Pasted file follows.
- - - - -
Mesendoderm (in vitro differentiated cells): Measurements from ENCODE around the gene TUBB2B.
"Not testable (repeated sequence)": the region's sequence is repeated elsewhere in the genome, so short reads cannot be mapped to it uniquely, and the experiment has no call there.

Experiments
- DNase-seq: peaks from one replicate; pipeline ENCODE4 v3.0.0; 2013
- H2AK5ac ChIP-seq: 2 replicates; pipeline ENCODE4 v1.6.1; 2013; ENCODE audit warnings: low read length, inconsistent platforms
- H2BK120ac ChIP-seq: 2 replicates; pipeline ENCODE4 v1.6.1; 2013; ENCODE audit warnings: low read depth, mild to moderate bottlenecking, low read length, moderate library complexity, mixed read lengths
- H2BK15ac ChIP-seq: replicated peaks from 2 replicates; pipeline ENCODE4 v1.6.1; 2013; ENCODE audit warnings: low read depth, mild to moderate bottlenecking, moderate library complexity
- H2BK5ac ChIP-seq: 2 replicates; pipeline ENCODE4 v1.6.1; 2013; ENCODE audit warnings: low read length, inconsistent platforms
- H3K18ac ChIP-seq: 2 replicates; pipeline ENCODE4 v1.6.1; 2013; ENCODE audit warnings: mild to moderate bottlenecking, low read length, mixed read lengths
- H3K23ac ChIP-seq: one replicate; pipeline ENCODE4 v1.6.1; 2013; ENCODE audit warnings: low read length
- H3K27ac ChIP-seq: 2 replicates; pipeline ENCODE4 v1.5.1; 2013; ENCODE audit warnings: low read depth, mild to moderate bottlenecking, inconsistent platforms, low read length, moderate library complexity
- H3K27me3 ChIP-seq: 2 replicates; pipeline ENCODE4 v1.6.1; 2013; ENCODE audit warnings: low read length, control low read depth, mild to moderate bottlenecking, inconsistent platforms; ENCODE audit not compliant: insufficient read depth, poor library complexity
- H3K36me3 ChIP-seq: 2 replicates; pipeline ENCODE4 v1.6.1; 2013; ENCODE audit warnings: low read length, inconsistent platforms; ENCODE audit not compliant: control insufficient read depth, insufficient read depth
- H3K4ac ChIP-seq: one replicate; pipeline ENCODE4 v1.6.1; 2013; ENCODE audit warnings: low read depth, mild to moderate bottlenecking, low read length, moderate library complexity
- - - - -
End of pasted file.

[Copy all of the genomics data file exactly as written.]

Mesendoderm (in vitro differentiated cells): Measurements from ENCODE around the gene TUBB2B.
"Not testable (repeated sequence)": the region's sequence is repeated elsewhere in the genome, so short reads cannot be mapped to it uniquely, and the experiment has no call there.

Experiments
- DNase-seq: peaks from one replicate; pipeline ENCODE4 v3.0.0; 2013
- H2AK5ac ChIP-seq: 2 replicates; pipeline ENCODE4 v1.6.1; 2013; ENCODE audit warnings: low read length, inconsistent platforms
- H2BK120ac ChIP-seq: 2 replicates; pipeline ENCODE4 v1.6.1; 2013; ENCODE audit warnings: low read depth, mild to moderate bottlenecking, low read length, moderate library complexity, mixed read lengths
- H2BK15ac ChIP-seq: replicated peaks from 2 replicates; pipeline ENCODE4 v1.6.1; 2013; ENCODE audit warnings: low read depth, mild to moderate bottlenecking, moderate library complexity
- H2BK5ac ChIP-seq: 2 replicates; pipeline ENCODE4 v1.6.1; 2013; ENCODE audit warnings: low read length, inconsistent platforms
- H3K18ac ChIP-seq: 2 replicates; pipeline ENCODE4 v1.6.1; 2013; ENCODE audit warnings: mild to moderate bottlenecking, low read length, mixed read lengths
- H3K23ac ChIP-seq: one replicate; pipeline ENCODE4 v1.6.1; 2013; ENCODE audit warnings: low read length
- H3K27ac ChIP-seq: 2 replicates; pipeline ENCODE4 v1.5.1; 2013; ENCODE audit warnings: low read depth, mild to moderate bottlenecking, inconsistent platforms, low read length, moderate library complexity
- H3K27me3 ChIP-seq: 2 replicates; pipeline ENCODE4 v1.6.1; 2013; ENCODE audit warnings: low read length, control low read depth, mild to moderate bottlenecking, inconsistent platforms; ENCODE audit not compliant: insufficient read depth, poor library complexity
- H3K36me3 ChIP-seq: 2 replicates; pipeline ENCODE4 v1.6.1; 2013; ENCODE audit warnings: low read length, inconsistent platforms; ENCODE audit not compliant: control insufficient read depth, insufficient read depth
- H3K4ac ChIP-seq: one replicate; pipeline ENCODE4 v1.6.1; 2013; ENCODE audit warnings: low read depth, mild to moderate bottlenecking, low read length, moderate library complexity